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Athletes could soon be tested for drugs using hair samples, says incoming president of the World Anti- Doping Agency (WADA) Sir Craig Reedie. But it might be some time yet before Barbados’ testing agency, the National Anti-Doping Commission (NADC), heads in that direction.

Reedie, a Briton, yesterday revealed that a £6m fund from the International Olympic Committee (IOC) could lead to new testing techniques to catch cheats. Currently athletes are tested using blood and urine samples.

But NADC chairman Dr Adrian Lorde told Barbados TODAY that the island’s current method of catching perpetrators was working just fine.

Furthermore, Lorde said he did not believe that the hair testing process would be as efficient as blood and urine testing. And what’s more in the case of NADC, he said “don’t expect to have hair follicle testing in Barbados anytime soon” mainly because the country did not have doping officers trained in hair follicle collections or the capacity to do analysis of hair follicles.

Dr Lorde, however, said what his body would pursue in 2014 was more educational and awareness programmes, in addition to the continued push for Government to implement anti-doping legislation. With the adoption of anti-doping legislation, he said he believed it would give his commission more “teeth” to show their authority.

“We have a commission in place so we are compliant but we have to remain compliant by instituting changes to our rules and our regulations in 2014. We have had discussions with the Ministry of Sports, to have legislation in place within the next 12 months – regarding anti-doping, which would give the national anti-doping commission more teeth and we can then better cooperate with other agencies in Barbados to fight doping,” Lorde said.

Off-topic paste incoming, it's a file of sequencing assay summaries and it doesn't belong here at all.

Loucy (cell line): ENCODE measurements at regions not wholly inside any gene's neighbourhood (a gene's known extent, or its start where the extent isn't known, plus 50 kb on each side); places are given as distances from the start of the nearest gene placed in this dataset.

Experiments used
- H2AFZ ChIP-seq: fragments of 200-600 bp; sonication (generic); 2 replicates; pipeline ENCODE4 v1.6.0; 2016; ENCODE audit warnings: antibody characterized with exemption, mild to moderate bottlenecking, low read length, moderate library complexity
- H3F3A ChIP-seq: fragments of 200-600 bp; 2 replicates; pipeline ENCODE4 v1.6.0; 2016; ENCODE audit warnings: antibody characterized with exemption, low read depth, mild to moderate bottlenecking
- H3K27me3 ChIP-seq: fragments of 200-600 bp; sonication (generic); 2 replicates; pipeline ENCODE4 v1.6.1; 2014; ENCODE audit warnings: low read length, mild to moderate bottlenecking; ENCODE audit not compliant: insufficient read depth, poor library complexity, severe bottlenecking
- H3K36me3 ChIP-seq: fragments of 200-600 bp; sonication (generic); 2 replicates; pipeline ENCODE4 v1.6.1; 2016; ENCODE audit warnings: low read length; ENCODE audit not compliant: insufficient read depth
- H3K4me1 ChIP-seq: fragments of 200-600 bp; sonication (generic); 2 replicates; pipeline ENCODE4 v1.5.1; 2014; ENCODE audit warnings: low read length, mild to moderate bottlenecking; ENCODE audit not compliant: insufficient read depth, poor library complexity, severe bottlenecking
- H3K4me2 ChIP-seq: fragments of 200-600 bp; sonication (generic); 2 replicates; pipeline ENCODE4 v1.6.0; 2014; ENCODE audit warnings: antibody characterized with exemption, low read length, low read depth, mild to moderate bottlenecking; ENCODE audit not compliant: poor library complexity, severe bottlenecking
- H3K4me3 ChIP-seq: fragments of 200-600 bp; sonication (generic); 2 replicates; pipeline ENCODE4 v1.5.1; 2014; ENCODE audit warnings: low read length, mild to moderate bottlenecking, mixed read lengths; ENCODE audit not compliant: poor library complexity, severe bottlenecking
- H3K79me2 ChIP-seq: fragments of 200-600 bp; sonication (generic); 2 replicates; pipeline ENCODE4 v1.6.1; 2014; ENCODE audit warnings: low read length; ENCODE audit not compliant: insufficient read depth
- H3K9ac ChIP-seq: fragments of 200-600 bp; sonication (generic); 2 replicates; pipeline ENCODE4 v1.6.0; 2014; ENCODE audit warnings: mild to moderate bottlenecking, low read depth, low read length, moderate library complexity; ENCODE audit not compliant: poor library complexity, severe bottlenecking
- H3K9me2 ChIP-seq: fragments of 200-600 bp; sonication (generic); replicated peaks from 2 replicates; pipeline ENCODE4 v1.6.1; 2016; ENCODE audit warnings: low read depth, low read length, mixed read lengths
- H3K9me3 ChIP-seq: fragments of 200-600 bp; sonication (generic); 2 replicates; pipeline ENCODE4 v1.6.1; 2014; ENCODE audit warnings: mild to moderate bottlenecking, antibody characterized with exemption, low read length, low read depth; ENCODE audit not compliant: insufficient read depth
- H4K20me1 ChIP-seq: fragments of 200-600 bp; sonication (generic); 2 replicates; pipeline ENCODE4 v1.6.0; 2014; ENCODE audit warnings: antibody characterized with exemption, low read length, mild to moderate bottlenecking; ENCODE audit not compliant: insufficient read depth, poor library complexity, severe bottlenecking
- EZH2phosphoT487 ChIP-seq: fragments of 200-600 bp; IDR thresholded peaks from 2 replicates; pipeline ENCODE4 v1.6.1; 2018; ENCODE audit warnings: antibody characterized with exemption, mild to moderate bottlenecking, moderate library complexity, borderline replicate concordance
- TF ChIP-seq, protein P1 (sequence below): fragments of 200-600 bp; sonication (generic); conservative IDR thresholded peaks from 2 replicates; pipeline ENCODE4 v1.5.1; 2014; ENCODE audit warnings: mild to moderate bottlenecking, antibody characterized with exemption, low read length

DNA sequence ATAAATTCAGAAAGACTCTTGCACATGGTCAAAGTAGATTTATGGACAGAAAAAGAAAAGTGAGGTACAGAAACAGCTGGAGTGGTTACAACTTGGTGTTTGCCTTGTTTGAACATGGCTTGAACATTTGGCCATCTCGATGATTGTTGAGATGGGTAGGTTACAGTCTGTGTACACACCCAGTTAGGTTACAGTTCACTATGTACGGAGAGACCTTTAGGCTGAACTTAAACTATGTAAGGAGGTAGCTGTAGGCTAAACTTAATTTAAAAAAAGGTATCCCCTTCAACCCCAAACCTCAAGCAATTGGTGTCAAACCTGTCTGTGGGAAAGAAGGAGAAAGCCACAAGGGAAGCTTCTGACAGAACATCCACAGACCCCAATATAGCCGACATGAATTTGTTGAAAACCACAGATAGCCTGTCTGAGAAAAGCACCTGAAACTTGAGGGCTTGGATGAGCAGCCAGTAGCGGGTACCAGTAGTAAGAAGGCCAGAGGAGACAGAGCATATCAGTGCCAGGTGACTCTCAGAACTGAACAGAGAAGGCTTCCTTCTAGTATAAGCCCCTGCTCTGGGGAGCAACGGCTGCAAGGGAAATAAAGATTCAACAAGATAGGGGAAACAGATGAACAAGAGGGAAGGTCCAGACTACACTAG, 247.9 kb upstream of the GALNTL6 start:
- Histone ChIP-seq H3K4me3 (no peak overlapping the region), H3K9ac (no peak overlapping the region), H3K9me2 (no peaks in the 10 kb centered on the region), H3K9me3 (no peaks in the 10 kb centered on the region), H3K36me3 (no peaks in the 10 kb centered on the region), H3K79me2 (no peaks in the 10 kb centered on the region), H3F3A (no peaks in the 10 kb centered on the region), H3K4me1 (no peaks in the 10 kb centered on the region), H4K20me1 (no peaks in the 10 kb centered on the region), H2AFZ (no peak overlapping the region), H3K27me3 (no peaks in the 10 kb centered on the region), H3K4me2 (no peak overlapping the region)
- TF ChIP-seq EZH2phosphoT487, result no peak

He added: “Right now in Barbados anti-doping is done by persons who are doing other jobs as a part-time thing, so we need to have a formal office and officers in place to do that. We have it for the Regional Anti- Doping Organization but for the Barbados and all the other countries we need to have our own national office set up so that we can implement the new world anti- doping code which comes into effect January 1, 2015.

“What WADA has been shifting to is non-analytical testing in other words not only the detection of drug in the urine or blood … but things like trafficking, possession and association with persons whose drug or who have used drugs – not only the athletes but their support personnel, coaches trainers other such persons. We are hoping that we will be able to go towards that line because education and investigation is now part of the whole process [the International Standard of Testing and Investigation] we need now to have the human resources to do investigative work in cases where we have found or suspect athletes to use these substances or methods.”

Lorde, who is also the chairman of Caribbean Regional Anti-Doping Organization assured that the quality of testing in Barbados was “Olympic style”.

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